More than a quarter of the people living in Japan are over the age of 65, making it the world's oldest population. With this in mind, the rest of the world can learn something from how Japan cares for the well-being of its elderly and aging population.
About Elderly People in Japan
In Japan, the elderly are generally treated with the utmost respect. Many Japanese families have several generations living under one roof. This factor is believed to be one of the many reasons that in Japan, elderly people live longer than any other population. In fact, there are more elderly citizens than young people in Japan. The population is comprised of more people over the age of 65 than any other age group.
Many of Japan's Elderly People Live to Be Over 100 Years Old
The reason for the high population of senior citizens in Japan is that many Japanese live to be well over 100 years old. Some reasons attributed to the longevity include:
- Strong community bonds
- Plenty of exercise
- Healthy, low-fat diet
- Low stress way of life
An Aging Secret in Okinawa
One group of Japanese who have long life spans is those who live in Okinawa. The Okinawans believe one mixture they drink can cause them to live longer. The drink is a mix of honey, garlic, aloe vera, and turmeric along with a native liquor. They drink this mixture before going to bed each night. In addition, the diet of those in Okinawa is mostly vegetarian, made up of lots of vegetables and soy protein, which are both low in calories and fat. This healthy diet helps Japanese citizens maintain a healthy weight, not to mention low cholesterol and blood pressure.
Beyond Okinawa, most Japanese residents eat smaller portions of food with lower calories than average around the globe and also eat slower and more mindfully. The slower pace of eating not only aids digestion but also allows their brains the time necessary to signal that they're full before extra calories are consumed.
Long Work Lives
The Japanese also believe in working as long as they can. Many work until they are in their 80s and some even work until they reach 90 and beyond. A strong work ethic and a busy social life may contribute to their long lifespan. Remaining active has been proven to be a positive factor for the elderly. Those who are elderly in Japan try to make the most out of their daily life and fill their days with enriching activities.
Concerns Among Japan's Elderly Citizens
Of course, as with any group, there are concerns for senior citizens in Japan. Living longer means more potential difficulties regarding finances and retirement. This is most likely one reason the Japanese still work when they are elderly. Saving enough money to keep you secure until you reach 100 and beyond can be quite stressful, not to mention that it requires extensive planning and saving.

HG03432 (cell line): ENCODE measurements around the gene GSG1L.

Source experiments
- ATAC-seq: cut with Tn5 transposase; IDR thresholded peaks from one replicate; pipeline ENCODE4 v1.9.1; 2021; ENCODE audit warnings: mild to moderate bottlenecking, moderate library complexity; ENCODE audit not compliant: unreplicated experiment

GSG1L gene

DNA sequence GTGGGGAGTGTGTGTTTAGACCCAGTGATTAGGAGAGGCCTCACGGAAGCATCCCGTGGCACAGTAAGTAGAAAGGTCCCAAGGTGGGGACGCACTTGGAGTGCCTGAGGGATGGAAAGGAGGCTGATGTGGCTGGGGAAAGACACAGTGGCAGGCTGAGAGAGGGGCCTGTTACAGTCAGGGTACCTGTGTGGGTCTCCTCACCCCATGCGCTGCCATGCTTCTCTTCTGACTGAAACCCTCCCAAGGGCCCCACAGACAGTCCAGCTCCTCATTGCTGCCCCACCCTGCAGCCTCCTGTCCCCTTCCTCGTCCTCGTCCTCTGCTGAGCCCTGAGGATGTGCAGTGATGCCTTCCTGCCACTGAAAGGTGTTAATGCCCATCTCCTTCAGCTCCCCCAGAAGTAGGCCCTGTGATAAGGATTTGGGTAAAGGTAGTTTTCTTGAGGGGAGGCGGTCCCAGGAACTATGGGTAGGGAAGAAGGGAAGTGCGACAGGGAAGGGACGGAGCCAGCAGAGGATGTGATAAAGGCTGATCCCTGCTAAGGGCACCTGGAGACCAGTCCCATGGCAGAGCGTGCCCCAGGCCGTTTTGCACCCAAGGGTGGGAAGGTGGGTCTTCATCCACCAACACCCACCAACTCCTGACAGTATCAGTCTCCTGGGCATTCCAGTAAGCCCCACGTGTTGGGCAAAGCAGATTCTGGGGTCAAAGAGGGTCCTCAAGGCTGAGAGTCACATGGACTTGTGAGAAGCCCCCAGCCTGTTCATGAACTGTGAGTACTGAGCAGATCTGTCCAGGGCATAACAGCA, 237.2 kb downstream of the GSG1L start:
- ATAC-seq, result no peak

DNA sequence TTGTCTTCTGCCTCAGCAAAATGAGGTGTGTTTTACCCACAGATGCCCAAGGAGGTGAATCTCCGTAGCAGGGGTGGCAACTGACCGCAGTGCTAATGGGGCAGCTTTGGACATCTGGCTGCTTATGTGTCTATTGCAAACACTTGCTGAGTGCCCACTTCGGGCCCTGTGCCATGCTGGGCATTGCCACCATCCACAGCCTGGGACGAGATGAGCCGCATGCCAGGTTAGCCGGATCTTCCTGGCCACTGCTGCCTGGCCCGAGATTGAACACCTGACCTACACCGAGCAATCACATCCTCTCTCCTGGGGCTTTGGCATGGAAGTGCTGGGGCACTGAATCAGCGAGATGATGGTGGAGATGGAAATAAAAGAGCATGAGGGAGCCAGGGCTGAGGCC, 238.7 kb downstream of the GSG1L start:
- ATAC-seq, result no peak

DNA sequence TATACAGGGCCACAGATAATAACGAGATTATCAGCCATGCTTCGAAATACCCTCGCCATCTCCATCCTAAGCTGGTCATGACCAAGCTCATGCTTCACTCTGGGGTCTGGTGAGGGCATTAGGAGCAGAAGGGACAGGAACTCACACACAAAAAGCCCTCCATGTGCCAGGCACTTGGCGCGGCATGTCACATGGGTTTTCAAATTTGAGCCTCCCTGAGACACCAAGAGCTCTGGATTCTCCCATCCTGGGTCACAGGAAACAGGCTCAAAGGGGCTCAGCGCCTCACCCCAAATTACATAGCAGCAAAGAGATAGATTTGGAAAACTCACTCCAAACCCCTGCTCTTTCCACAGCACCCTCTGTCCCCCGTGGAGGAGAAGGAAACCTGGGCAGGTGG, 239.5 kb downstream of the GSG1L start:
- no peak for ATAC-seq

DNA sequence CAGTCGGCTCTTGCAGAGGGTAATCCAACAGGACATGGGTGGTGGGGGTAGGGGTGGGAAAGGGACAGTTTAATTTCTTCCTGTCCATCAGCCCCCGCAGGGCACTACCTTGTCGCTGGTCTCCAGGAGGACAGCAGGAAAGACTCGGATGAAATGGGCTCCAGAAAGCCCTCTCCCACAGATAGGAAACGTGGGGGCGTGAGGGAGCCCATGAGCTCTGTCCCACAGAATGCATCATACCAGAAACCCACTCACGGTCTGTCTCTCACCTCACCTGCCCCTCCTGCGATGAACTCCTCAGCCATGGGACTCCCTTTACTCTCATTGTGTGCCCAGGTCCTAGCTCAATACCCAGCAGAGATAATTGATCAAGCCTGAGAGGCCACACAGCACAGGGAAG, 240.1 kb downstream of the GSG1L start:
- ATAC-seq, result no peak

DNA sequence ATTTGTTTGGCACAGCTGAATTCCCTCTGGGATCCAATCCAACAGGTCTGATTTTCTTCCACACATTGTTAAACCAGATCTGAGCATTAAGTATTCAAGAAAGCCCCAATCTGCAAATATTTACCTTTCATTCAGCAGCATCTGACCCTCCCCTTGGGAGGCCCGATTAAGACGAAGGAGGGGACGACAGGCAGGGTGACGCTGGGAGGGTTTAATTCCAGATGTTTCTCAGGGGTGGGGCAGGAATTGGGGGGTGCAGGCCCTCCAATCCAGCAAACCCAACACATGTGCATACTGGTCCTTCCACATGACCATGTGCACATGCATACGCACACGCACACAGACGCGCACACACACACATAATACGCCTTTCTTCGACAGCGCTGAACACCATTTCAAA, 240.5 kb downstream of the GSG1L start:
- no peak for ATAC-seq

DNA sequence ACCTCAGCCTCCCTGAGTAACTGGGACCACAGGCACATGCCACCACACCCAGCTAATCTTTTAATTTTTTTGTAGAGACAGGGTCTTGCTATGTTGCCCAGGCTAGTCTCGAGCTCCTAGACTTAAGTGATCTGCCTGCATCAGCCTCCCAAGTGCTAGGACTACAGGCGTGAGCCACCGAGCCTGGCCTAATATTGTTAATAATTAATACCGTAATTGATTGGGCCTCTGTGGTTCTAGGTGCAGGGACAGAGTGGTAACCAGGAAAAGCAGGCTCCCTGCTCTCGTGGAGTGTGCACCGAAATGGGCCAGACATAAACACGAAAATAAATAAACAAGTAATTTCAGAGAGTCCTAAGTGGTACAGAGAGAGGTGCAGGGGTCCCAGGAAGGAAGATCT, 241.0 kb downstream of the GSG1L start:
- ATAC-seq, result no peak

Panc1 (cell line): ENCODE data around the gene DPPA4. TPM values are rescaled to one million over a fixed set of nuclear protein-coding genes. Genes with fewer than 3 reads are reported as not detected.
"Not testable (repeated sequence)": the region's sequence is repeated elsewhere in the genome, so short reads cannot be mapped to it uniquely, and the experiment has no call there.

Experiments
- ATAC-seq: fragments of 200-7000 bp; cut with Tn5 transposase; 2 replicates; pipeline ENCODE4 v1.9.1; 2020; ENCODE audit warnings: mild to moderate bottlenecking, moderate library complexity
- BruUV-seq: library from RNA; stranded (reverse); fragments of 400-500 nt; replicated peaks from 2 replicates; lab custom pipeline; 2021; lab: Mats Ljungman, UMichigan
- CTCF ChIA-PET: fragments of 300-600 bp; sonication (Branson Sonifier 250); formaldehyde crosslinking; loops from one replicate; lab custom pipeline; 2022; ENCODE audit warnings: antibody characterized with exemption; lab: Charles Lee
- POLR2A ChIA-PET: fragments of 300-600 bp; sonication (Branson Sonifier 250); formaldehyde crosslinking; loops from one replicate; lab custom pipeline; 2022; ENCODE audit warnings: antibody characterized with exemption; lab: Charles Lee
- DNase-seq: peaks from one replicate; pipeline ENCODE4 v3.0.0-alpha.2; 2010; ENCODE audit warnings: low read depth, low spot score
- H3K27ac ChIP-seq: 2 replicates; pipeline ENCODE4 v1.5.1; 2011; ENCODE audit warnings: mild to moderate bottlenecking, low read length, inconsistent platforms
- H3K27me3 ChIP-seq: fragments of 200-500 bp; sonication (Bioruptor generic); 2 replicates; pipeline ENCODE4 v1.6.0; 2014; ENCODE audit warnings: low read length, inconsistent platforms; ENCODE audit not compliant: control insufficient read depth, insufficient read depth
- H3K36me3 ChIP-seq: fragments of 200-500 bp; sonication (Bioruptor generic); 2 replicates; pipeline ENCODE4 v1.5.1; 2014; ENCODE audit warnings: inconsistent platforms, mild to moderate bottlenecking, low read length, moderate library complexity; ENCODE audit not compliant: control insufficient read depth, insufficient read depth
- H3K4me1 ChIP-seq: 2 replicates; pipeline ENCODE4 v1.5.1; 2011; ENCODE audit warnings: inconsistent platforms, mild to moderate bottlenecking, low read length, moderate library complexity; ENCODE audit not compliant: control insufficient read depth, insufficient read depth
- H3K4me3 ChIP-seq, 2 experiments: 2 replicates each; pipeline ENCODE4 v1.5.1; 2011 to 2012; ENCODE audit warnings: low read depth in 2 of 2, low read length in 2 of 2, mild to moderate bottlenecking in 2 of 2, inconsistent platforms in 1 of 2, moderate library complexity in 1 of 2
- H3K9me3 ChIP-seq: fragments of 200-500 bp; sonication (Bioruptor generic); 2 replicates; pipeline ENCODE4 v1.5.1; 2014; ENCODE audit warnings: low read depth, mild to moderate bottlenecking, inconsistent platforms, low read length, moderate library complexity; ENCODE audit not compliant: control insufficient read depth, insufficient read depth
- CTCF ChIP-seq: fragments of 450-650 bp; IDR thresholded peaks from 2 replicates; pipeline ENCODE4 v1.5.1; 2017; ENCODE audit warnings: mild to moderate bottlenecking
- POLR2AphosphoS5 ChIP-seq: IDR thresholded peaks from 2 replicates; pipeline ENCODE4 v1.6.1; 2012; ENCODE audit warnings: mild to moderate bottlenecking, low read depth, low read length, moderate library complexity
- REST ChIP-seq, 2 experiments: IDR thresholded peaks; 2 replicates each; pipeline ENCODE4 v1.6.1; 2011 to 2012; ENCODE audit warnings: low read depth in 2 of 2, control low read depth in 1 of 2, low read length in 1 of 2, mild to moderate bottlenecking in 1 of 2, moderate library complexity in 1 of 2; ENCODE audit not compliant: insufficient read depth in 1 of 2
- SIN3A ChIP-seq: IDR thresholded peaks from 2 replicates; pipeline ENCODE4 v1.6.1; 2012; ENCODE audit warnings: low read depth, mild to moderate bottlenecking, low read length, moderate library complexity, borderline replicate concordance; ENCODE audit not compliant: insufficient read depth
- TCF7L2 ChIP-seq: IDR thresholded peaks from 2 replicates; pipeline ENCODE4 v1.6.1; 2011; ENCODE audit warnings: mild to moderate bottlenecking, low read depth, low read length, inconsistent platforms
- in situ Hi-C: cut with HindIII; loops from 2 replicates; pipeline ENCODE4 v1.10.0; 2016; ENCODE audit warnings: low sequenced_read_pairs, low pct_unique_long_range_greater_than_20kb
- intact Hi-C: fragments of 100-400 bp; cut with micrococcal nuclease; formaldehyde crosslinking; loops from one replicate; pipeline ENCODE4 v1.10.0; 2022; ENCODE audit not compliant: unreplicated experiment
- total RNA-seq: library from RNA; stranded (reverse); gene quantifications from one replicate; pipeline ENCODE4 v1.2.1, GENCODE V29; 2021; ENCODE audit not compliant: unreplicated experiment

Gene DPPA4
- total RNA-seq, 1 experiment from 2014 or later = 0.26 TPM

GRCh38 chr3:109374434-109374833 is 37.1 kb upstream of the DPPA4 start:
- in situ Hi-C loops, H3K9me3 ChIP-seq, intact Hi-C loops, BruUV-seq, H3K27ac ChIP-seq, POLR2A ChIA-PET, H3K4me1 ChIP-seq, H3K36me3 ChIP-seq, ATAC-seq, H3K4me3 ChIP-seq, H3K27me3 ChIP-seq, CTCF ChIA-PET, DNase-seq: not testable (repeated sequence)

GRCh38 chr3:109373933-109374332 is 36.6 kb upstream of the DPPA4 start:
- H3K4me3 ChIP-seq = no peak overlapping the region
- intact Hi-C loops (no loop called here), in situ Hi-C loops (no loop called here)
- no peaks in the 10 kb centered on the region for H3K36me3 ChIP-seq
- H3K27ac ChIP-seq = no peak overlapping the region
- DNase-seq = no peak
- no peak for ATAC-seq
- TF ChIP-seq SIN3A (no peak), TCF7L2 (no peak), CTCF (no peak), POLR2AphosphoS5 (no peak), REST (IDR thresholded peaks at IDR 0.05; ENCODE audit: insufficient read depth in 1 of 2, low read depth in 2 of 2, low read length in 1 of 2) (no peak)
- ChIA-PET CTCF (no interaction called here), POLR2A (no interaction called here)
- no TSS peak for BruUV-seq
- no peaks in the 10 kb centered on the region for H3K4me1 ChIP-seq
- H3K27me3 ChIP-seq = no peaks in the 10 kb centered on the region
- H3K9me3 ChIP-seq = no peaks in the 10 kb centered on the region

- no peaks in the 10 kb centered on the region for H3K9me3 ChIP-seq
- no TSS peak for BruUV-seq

Japan's Elderly Healthcare Policy
Japan has offered universal health coverage to its population since 1961, but in 2000 Japan added long-term care falling under the umbrella of welfare services. In response to an aging society, Japan is preparing to install a "Community-Based Integrated Care System" by the year 2025. This care system will include four aspects that are specifically designed to support an aged population:
- Ji-jo: Self-care
- Go-jo: Mutual aid
- Kyo-jo: Social solidarity care
- Ko-jo: Governmental care
Japan wants to ensure that the elderly citizens are cared for throughout their golden years right up to end-of-life. The four-tier policy is designed to make governmental support only a portion of the complete picture, taking the bulk of the financial obligation off the Japanese government. Though not a perfect system, Japan is ahead of many other governments by actually putting a system in place to care for their rapidly-aging and aged society.
Learn from the Elderly in Japan
If you are interested in living as long as possible in order to get the most out of your retirement years, consider the following tips.
Plan for Your Retirement Wisely
Know what to expect when planning to live on a set income. Budget your finances properly so you will not be surprised when retirement nears. Always keep an eye on your retirement plan and use a trustworthy financial planner to guide you in the right direction.
Community Is Essential
Many seniors prefer to live in a retirement community so they can be among people their own age as well as have a range of activities in their reach to choose from. Many communities take care of yard work so that seniors don't have to worry about it on their own. If you want to live in a community, be sure to do your research beforehand so you can find the one that fits your budget and needs.
Try to stay as healthy as possible. Be aware of your diet and nutrition and stay active. Surround yourself with friends and family and take time to relax and enjoy your golden years. The elderly people in Japan believe in relaxation and meditation as a means of finding inner peace that they feel can make them live long and prosper.
Mental, Physical, and Financial Wellness
An all-around approach to well-being, which includes physical, mental, and financial wellness, can help ensure that your retirement years are not only happy and healthy but stretch on for as long as possible.